Mayfly, taken with my do-it-yourself macro flash unit. This was taken well after sunset, with the modified flash unit providing all lighting.
I’m now about 3 weeks into the macro world. One thing that became obvious pretty quickly is that with such a short focusing distance (often about 1 foot from the subject), controlling light can be a lot tougher with macro. Flash is an obvious way to control the light for a shot, but the “standard” flash units for DSLR’s generally aren’t good for macro, at least not with the flash right on the hot shoe of the camera. For example, I have Canon’s “Speedlight” 430 EXII, a very nice flash unit. But when it’s on the camera itself, there’s no way to direct the flash to such a short focusing distance.
You can buy a cord and take the flash off the camera itself, but to me it’s a little unwieldy to try to manage an off-camera flash and the camera itself. Canon does make a specific flash for macro. It’s a ring-flash, a round flash that goes right on the end of your lens. It’s a nice solution! It’s also $500!! Given that I’m still new to macro, I didn’t want to spend that much on a dedicated macro flash, so started looking around on the web and saw people have made all kinds of do-it-yourself flash setups for macro.
The basic Better Beamer setup, a simple pair of frame pieces and a Fresnel lens that attach to your flash with Velcro. I used the frame pieces of one as the basis for my modified macro flash.
It’s the opposite problem of when I shoot birds, and when I want to “extend” my flash a longer distance. For birds, I have a “Better Beamer”, a simple yet very effective attachment to the flash that uses a Fresnel lens to focus light from the flash for a longer distance shot. I actually had an extra bracket pair for my flash, so started wondering if I could use a modified Better Beamer setup for macro flash.
The idea…I just wanted something that could redirect the flash output. The minimum focusing distance on my Canon 100mm 2.8L IS macro lens is a about a foot, so ideally I wanted something that would direct the light towards a very close object, but could also be used for a little bit longer distances (say 1 to 3 feet) that you might use for larger macro subjects like butterflies. With a little aluminum foil, tape, and foam core board, I ended up making a surprisingly effective and easy to use macro flash setup.
This is the basic modified Better Beamer components. The top is enclosed with foil-covered foam core. Another foil-covered foam core piece is positioned within the frame, directing the flash downward. The Better Beamer itself is also foil covered on the inside (OK, and outside because it was easier!) to better reflect the light from the flash.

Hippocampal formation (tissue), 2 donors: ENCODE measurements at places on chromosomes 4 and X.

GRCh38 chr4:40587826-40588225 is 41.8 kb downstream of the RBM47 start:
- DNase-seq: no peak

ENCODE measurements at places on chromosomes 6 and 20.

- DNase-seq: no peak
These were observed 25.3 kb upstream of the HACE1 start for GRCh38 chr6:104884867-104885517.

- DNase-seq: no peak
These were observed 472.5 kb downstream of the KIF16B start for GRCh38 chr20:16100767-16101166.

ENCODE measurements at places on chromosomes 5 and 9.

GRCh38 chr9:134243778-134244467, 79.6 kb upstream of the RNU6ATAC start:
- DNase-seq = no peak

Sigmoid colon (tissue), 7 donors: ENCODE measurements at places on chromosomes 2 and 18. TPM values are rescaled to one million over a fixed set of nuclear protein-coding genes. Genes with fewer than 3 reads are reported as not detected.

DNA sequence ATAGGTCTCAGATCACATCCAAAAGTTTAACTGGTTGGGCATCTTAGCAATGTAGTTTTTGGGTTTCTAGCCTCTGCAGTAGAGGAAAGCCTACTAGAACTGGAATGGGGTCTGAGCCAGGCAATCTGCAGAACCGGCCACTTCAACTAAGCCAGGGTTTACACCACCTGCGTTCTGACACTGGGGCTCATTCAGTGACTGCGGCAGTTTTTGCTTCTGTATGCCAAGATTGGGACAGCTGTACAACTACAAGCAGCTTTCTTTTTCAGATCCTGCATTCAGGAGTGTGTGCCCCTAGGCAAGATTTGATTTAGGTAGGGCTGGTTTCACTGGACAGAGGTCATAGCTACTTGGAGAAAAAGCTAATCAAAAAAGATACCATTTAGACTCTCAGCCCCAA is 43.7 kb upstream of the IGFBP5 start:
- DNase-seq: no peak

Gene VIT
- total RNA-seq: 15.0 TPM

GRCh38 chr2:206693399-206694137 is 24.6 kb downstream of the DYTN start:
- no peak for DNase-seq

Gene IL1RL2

I started with the Better Beamer frame pieces themselves. They attach to the flash unit with Velcro, so it’s very easy to add or remove the Better Beamer setup. What I needed was to direct the flash downward, towards a distance of about 1 foot from the lens. I started by cutting a piece of foam core to fit exactly on the top of the flash unit, between the Better Beamer frame, and layered it with with aluminum foil. This basically encloses the top of the ad-hoc macro flash unit. With the top enclosed, I then wanted another foil-covered foam-core piece to fit within the frame, but at an angle that would direct the flash downward towards a subject about a foot away from the camera lens. With the modified Better Beamer on the flash unit, and with the flash on the camera, I calculated a rough angle the piece would have to be at inside the frame, cut a foam core piece to fit, covered it with foil, and put it in place. I also covered the Better Beamer frame itself with foil. With this simple setup, the “normal” flash goes into the semi-enclosed unit, and is deflected downwards towards a close subject.
After trying it out, I was thrilled with the results! For macro shooting in natural light, you often need a well-lit, bright subject or you won’t have enough shutter speed to get a sharp photo. With the flash, I can make the flash the primary source of light, and given the very short burst of light from a Canon Speedlight, shutter speed itself isn’t as important and you can “stop the action” and get a crisp shot fairly easily. With the flash set in the 90-degree position, with the flash pointing straightforward, the angle inside is perfect for bouncing flash towards a subject close to minimum focusing distance. For a bit of a longer distance shot, the angle deflects the light downward too quickly, but with the 430EX flash, you can tilt the flash unit upward. It’s thus very simple to use for a range of macro distances. While the initial shots were very well lit and sharp, I made one more modification to diffuse the light from the flash. With the simple bounce set-up, with the flash light deflected off the aluminum foil, the shots were well lit, but sometimes a bit contrasty and harsh. I wanted a simple diffuser to soften the light, so just took a piece of thin white cloth and stretched it across the bottom of the modified flash setup. It worked wonderfully to avoid the harshness of the un-diffused flash.
The final piece of the puzzle, a bit of white cloth stretched across the bottom of the unit. The flash must pass through the cloth, diffusing the light and providing a more pleasing image.
Very simple, took me perhaps an hour to put together, and it saved me $500! No, it’s not as elegant as Canon’s ring flash. In fact, it’s definitely the ugliest piece of camera equipment I now have! But it’s worked wonderfully, as I get to keep the wonderful ETTL (electronic “through-the-lens”) flash metering of my 430 EXII, and with the Better Beamer frame as the base, the modified flash components are easily removed when I’m not shooting macro.
I do suspect that if I keep up my interest in macro, that I will give in and get the ring flash unit some day. But for now, my DIY macro flash diffuser is working quite well.